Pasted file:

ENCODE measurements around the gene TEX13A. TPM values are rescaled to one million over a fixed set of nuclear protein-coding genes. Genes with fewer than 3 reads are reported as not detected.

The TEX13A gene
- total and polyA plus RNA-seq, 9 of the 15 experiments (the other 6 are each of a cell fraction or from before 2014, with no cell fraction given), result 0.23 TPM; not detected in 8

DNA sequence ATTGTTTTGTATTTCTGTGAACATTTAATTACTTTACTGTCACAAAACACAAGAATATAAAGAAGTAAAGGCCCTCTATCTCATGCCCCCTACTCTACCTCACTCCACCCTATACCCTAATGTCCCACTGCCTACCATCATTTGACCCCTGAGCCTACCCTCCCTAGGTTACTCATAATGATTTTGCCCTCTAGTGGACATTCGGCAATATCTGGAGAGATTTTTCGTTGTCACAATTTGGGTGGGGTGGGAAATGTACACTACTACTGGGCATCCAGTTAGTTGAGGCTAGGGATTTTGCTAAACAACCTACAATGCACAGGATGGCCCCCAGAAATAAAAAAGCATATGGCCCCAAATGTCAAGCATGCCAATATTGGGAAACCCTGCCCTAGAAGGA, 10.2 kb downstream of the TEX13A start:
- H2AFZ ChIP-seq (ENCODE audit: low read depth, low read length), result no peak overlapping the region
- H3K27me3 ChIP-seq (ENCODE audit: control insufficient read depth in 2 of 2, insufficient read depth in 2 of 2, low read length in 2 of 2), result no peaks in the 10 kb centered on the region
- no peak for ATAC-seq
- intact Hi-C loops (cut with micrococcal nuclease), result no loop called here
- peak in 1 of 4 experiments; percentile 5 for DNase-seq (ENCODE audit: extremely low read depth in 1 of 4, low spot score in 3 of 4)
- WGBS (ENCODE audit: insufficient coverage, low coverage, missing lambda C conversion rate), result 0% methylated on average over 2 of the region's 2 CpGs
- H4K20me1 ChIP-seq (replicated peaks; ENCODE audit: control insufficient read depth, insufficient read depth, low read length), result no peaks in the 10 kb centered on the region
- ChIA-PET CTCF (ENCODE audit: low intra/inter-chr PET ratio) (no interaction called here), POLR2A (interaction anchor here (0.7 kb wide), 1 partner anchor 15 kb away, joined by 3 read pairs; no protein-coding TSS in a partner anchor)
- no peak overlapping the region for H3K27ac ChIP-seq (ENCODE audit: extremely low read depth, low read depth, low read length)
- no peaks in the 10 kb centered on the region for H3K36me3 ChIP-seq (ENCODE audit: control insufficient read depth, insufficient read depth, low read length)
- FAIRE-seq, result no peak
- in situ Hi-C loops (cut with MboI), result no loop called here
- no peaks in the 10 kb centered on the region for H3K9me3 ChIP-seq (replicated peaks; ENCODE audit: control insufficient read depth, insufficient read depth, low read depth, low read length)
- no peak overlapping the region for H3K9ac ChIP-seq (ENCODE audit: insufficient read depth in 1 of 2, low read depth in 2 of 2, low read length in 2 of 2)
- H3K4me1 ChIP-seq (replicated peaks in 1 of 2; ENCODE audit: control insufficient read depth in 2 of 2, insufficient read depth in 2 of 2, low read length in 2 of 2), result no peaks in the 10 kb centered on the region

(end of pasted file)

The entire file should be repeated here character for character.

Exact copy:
ENCODE measurements around the gene TEX13A. TPM values are rescaled to one million over a fixed set of nuclear protein-coding genes. Genes with fewer than 3 reads are reported as not detected.

The TEX13A gene
- total and polyA plus RNA-seq, 9 of the 15 experiments (the other 6 are each of a cell fraction or from before 2014, with no cell fraction given), result 0.23 TPM; not detected in 8

DNA sequence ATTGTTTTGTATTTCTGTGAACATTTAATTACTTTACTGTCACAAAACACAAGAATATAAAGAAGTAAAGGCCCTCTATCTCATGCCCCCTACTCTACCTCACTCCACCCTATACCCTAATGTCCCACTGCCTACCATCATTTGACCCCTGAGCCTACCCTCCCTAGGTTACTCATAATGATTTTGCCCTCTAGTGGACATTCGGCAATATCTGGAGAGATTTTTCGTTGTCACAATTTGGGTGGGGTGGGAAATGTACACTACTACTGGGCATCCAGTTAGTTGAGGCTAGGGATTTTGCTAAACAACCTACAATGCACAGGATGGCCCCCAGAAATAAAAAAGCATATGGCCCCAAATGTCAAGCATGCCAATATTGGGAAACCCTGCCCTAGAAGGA, 10.2 kb downstream of the TEX13A start:
- H2AFZ ChIP-seq (ENCODE audit: low read depth, low read length), result no peak overlapping the region
- H3K27me3 ChIP-seq (ENCODE audit: control insufficient read depth in 2 of 2, insufficient read depth in 2 of 2, low read length in 2 of 2), result no peaks in the 10 kb centered on the region
- no peak for ATAC-seq
- intact Hi-C loops (cut with micrococcal nuclease), result no loop called here
- peak in 1 of 4 experiments; percentile 5 for DNase-seq (ENCODE audit: extremely low read depth in 1 of 4, low spot score in 3 of 4)
- WGBS (ENCODE audit: insufficient coverage, low coverage, missing lambda C conversion rate), result 0% methylated on average over 2 of the region's 2 CpGs
- H4K20me1 ChIP-seq (replicated peaks; ENCODE audit: control insufficient read depth, insufficient read depth, low read length), result no peaks in the 10 kb centered on the region
- ChIA-PET CTCF (ENCODE audit: low intra/inter-chr PET ratio) (no interaction called here), POLR2A (interaction anchor here (0.7 kb wide), 1 partner anchor 15 kb away, joined by 3 read pairs; no protein-coding TSS in a partner anchor)
- no peak overlapping the region for H3K27ac ChIP-seq (ENCODE audit: extremely low read depth, low read depth, low read length)
- no peaks in the 10 kb centered on the region for H3K36me3 ChIP-seq (ENCODE audit: control insufficient read depth, insufficient read depth, low read length)
- FAIRE-seq, result no peak
- in situ Hi-C loops (cut with MboI), result no loop called here
- no peaks in the 10 kb centered on the region for H3K9me3 ChIP-seq (replicated peaks; ENCODE audit: control insufficient read depth, insufficient read depth, low read depth, low read length)
- no peak overlapping the region for H3K9ac ChIP-seq (ENCODE audit: insufficient read depth in 1 of 2, low read depth in 2 of 2, low read length in 2 of 2)
- H3K4me1 ChIP-seq (replicated peaks in 1 of 2; ENCODE audit: control insufficient read depth in 2 of 2, insufficient read depth in 2 of 2, low read length in 2 of 2), result no peaks in the 10 kb centered on the region